The collaboration between director Danny Boyle and writer Richard Curtis proved to be successful one with Yesterday; Boyle is always able to find intimacy within his characters, and Curtis is renowned for his witty, heartfelt dialogue. At the center of this odd fantasy where The Beatles never existed is Jack Malik (Himesh Patel), a down on his luck singer-songwriter who takes advantage of this situation and introduces the world to the iconic songs. Jack receives significant fame, but in his heart he just wants to share music with the world, and it’s this sincerity that makes him such an endearing character.

In the role of Jack, Himesh Patel gives a breakout performance. While Jack is humble and is victim to a series of misfortunes, he also has to be a dynamic and engaging stage performer, and Patel delivers beautiful covers of many of The Beatles’s best songs. Even if Jack loses sight of the most important things in his life, he doesn’t use fame to fuel his own narcissism, and Patel is able to make Jack flawed, yet not fall into the stereotypical category of characters swept up by their own success. Even in the film’s cornier moments, Patel’s hapless nature is endearing. Clearly, it’s a performance that resonated with people, as Yesterday was a surprise box office hit, and Patel will next be seen in the new Christopher Nolan film Tenet.


6. Asier Etxeandia – Pain & Glory

Antonio Banderas won the Best Actor trophy at the Cannes Film Festival for his performance in Pedro Almodovar’s latest masterpiece, and while Banderas is phenomenal as the fictitious film director Salvador Mallo, Asier Etxeandia is also great as Mallo’s former collaborator Alberto Crespo.

With obvious allusions to Almodovar’s own life, Pain & Glory follows the reunion between these two men as they embark on a special screening of a film they made thirty years prior. Salvador and Alberto are still at odds with each other over creative decisions made on the film, and it’s humorous to see how their bitterness still exists after all this time.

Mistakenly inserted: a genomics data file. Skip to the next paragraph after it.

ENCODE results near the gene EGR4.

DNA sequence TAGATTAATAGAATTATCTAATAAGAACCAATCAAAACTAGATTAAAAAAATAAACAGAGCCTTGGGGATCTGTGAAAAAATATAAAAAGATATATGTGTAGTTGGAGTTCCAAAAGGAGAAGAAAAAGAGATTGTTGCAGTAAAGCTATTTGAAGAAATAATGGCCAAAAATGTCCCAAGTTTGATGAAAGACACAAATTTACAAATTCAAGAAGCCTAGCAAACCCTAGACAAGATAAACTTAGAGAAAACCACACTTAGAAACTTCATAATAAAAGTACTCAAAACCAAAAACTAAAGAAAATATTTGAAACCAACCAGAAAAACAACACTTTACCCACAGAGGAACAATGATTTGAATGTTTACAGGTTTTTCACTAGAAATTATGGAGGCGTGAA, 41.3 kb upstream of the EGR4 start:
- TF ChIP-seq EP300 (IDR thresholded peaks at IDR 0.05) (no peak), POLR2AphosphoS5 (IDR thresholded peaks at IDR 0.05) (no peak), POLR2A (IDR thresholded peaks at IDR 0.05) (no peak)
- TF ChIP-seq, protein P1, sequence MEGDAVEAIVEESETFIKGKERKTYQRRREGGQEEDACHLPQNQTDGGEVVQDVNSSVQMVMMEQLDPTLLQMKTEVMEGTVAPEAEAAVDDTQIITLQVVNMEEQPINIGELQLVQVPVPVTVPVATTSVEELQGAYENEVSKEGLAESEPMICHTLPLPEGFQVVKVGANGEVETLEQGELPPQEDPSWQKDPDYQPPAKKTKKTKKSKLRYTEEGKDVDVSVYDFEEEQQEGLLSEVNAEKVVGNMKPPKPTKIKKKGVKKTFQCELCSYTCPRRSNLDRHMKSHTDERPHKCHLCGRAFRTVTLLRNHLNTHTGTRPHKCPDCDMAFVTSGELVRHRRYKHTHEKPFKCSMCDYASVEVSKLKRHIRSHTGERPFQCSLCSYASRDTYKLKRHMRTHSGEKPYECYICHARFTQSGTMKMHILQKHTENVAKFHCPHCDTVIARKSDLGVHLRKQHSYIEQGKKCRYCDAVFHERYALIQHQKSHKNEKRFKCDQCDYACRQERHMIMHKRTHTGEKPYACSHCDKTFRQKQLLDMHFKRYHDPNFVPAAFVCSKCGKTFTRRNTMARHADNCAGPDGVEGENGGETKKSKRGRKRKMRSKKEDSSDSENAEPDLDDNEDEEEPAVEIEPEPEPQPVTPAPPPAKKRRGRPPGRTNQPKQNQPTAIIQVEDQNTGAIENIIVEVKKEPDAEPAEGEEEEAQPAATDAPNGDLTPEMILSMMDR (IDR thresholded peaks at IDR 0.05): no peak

Seeing these two come to terms with their initial quarrel and spend more time getting to know each other is interesting, and in one of the best scenes in the film they once again start fighting after Salvador insults Alberto when introducing the film. While the film is told from Salvador’s perspective, it’s Alberto who once again fuels his creative process, inspiring Salvador to confront his childhood memories and turn them into a new story.

It’s a film about a great artist looking for meaning in their work, and Salvador would not be able to find solace in his new stories if it weren’t for Alberto’s support. Etxeandia is much more than a comic sidekick, but an integral part of Almodovar’s vision of how the creative process works.

10 Great TV Shows That Should Be Made Into Movies

TV shows and movies, as entertainment mediums, are often compared but have some innate differences. By nature of the format, television are episodic, telling a new story every week. While the characters and overarching plot arc are consistent across the series, each episode has its own conflict and resolution. This not only allows for very complex plots but also fleshed out character progression and a stronger connection with the audience.

Based on these characteristics it may seem like almost all stories would be better off as shows than movies but there are several other factors to consider. The simplest reason is that not all stories need to be that long. More doesn’t always mean better, especially in storytelling. Some shows have great concepts but overstay their welcome and eventually grow dull.

Another issue is that, as the series goes on, it can become overly complex and won’t satisfyingly wrap up all the loose ends (*cough cough* Game of Thrones). The biggest drawback to the format, unfortunately, is the financial and organizational structure where the showrunner has to contend with the TV station input and can ultimately be cancelled before the story is over.

Shows have been getting the movie treatment for decades with huge variation in quality. Many of them are simply cash grabs by studios to tap into nostalgia and the existing fanbases. There are numerous of these, Bewitched, CHiPs, Charlie’s Angels, to name a few, that have taken successful series and delivered empty rehashes of the concept. Plenty of them, however, have offered fresh takes on solid concepts, and in some cases have exceeded the reputation of the source show entirely, like the Mission Impossible series.

The following ten shows are some that, for various reasons, would thrive if given the chance at a film incarnation.


10. The Six Million Dollar Man (1974 – 1978)

The 1970s had more fun television shows than any other era. Sure, they weren’t always the highest quality but the concepts were intriguing and were full of zany camp and thrilling action. The Six Million Dollar Man is maybe the definitive example of this style of show. Lee Majors stars as Col. Steve Austin, a test pilot who gets in a horrible crash, turned into a cyborg and put to work as a secret agent. Plots often surround kooky technology, political intrigue with Russian baddies and teaming up with the similarly gifted Bionic Woman.